André Leon Talley, 'always at the forefront of inclusion,' dies at 73 - The Entrepreneurial Way with A.I.


Thursday, January 20, 2022

André Leon Talley, 'always at the forefront of inclusion,' dies at 73


André Leon Talley, who carved out a singular place for himself in the upper echelon of the fashion world, died from a heart attack Tuesday at age 73, according to an obituary in Vogue magazine.

Talley became Vogue's first Black creative director, after stints at Andy Warhol's Interview magazine, Women's Wear Daily, The New York Times, and, before that, an apprentice of former Vogue editor-in-chief Diana Vreeland at the Metropolitan Museum of Art's Costume Institute.

But Talley also credited his grandmother's fashion sense — reflected in how she kept her home and dressed for church on Sunday — for his elevated taste. Binnie Francis Davis worked as a cleaner at Duke University and raised Talley in North Carolina. "You can be aristocratic without having been born into an aristocratic family," he said in "The Gospel According to André," a documentary of his life.

This embrace of contradiction, perhaps a way of busting through barriers, was one of the few things that defined him. Thomai Serdari, professor of luxury marketing and branding at New York University's Stern School of Business, would encounter Talley at Parsons School of Design, where she also teaches, and said she was always struck by him.

André Leon Tally in Savannah, Georgia, in 2018.

Cindy Ord / Stringer via Getty Images


"André Leon Tally commanded attention," she said by email. "Yes, he was physically imposing, a very tall presence with a prominent frame, which he dressed in dramatically long, sashaying opulent garments. But this was not the only aspect that made him stand out. What I admired was the tension he created: loud clothes, soft smile. Grand gestures, humble eyes. Cutting edge fashion stemming from historical knowledge. And this is exactly what I wish could be communicated more, especially to young, aspiring designers."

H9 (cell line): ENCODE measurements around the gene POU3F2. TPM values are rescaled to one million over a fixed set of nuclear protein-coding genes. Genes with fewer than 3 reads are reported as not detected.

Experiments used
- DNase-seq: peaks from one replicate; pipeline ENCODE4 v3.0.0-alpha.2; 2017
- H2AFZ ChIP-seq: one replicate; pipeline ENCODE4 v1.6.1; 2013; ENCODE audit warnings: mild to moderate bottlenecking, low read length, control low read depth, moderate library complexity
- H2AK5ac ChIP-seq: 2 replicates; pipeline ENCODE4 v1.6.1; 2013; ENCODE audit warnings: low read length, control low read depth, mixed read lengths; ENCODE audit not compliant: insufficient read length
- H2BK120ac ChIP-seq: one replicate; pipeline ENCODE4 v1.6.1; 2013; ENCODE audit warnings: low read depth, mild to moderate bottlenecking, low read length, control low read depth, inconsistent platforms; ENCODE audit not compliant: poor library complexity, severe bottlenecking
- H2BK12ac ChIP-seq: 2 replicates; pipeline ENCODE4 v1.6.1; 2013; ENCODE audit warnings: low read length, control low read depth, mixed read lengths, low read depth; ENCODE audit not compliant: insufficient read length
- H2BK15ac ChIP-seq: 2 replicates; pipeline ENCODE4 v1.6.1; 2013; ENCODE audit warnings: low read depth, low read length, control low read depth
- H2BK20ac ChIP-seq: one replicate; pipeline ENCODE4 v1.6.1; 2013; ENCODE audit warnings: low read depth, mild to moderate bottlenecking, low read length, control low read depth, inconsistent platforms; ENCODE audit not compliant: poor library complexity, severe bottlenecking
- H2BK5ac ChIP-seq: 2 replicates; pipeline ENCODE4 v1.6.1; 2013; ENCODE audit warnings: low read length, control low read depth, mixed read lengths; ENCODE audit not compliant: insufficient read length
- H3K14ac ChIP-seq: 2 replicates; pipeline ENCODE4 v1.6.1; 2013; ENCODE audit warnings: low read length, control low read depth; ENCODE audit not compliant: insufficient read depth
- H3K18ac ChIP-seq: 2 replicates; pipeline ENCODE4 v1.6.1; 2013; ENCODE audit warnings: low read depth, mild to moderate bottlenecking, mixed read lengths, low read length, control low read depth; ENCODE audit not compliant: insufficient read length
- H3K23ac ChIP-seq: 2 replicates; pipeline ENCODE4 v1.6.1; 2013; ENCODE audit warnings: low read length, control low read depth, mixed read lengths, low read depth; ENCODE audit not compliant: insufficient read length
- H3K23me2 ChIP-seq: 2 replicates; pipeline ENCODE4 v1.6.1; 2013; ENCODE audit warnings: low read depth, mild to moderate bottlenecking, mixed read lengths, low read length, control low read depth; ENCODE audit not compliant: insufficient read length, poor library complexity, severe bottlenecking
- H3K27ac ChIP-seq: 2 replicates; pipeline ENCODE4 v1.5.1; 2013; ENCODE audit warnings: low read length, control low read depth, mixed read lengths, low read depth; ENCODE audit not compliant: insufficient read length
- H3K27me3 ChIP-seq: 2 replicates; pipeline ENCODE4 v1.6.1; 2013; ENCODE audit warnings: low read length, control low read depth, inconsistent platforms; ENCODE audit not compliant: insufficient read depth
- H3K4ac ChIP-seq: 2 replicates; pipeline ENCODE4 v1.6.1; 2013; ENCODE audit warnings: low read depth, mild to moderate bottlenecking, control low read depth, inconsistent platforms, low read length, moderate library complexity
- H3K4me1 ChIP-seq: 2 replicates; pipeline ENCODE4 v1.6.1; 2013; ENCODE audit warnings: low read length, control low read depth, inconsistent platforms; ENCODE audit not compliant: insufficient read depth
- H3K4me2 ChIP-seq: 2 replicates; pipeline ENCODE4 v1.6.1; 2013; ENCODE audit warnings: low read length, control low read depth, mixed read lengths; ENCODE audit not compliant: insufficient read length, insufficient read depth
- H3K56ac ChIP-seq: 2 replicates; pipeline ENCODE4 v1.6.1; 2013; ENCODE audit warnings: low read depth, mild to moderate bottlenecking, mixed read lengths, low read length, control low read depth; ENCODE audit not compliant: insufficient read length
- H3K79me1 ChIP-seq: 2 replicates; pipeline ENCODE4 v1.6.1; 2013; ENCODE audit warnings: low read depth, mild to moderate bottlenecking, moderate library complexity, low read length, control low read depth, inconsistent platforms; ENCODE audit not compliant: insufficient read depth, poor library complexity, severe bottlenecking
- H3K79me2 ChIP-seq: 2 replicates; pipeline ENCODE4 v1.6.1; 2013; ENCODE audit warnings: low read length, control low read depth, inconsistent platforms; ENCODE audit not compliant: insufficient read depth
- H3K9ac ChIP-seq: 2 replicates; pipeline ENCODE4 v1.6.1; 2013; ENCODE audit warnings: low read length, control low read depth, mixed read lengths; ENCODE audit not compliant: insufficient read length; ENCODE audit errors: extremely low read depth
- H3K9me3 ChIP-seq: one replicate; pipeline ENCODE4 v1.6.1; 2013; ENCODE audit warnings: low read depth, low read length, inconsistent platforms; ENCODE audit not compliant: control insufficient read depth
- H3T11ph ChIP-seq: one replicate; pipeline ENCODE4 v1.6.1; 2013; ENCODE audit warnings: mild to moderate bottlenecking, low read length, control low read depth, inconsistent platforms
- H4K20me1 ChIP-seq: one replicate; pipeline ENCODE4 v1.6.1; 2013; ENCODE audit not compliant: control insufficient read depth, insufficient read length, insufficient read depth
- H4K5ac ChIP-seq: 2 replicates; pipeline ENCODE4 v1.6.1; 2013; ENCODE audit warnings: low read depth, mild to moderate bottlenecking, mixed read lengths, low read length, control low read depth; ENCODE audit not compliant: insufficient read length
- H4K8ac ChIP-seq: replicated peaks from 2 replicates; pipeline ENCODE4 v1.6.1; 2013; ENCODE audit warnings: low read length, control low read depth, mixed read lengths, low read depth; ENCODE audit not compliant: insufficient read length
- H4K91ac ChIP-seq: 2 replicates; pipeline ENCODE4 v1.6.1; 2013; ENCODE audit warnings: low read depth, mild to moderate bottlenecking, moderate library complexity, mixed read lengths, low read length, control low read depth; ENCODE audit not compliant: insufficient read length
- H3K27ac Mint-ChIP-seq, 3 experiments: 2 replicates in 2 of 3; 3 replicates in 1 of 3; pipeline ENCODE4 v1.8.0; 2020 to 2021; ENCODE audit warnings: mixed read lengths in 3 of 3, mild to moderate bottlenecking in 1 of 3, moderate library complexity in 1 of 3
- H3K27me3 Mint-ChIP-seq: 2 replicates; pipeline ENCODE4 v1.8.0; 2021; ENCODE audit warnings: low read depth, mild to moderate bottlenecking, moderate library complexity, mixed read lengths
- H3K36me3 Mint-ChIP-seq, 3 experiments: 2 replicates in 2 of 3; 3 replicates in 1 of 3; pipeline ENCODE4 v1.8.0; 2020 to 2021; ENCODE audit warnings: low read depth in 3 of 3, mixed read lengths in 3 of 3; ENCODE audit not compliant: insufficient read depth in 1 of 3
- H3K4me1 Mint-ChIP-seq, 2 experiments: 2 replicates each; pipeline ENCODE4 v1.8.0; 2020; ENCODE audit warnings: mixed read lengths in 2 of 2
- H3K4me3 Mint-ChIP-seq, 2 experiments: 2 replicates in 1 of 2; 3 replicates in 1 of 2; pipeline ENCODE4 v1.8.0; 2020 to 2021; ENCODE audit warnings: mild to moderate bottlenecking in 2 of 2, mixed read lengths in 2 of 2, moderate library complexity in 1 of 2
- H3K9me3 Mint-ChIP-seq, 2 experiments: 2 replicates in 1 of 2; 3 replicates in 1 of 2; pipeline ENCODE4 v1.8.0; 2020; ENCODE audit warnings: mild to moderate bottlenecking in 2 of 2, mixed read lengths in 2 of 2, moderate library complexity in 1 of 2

At least one aspiring designer received the message from Talley himself. In 2010, when he was still a student at the Fashion Institute of Technology, Chris Echevarria (now a full-fledged fashion designer and founder of DTC menswear company Blackstock & Weber) was hovering around the tents at Lincoln Center during New York Fashion Week. He was hoping to somehow get into a show, watching Karl Lagerfeld and other luminaries walk past him, when a black SUV pulled up.

"Out comes A.L.T., and he's a larger-than-life figure — for me it was like a kid that's played basketball their whole life meeting LeBron James or Michael Jordan,Echevarria said by phone. He told Talley so, and, when Talley asked what he was doing there, confessed that he was "trying to finesse" his way in. 

"He said, 'Well, boy, I guess you're coming with me,'" Echevarria said. "In I walked in with him one time, and I was never asked for credentials at Lincoln Center from that point forward. He was one of the first, if not the first, prominent African-American figure in fashion, and his mission in life was to make sure that he wasn't the last. So through walking me into the show, through having conversations with me, it was an extra nudge I needed to continue when I felt like quitting. I'm sure I'm not the only person he's done this for — I'm sure there are tons of stories like this."

Through such encounters, and from his positions of leadership, Talley helped pull fashion out of its Eurocentric rut, according to Mark-Evan Blackman, menswear professor at Fashion Institute of Technology.

"He was always at the forefront of inclusion," Blackman said by phone. "He realized that light, that special spark, came from the streets, came from everyone, came from everything. And by broadening the pool of what was intentionally fashionable, so many more influences resonated. So we were seeing things percolating up and things shifting down. Creativity is not bounded by any socio-economic class, any race, any gender identification. He saw that, he understood that and he championed that."


Daphne Howland, Khareem Sudlow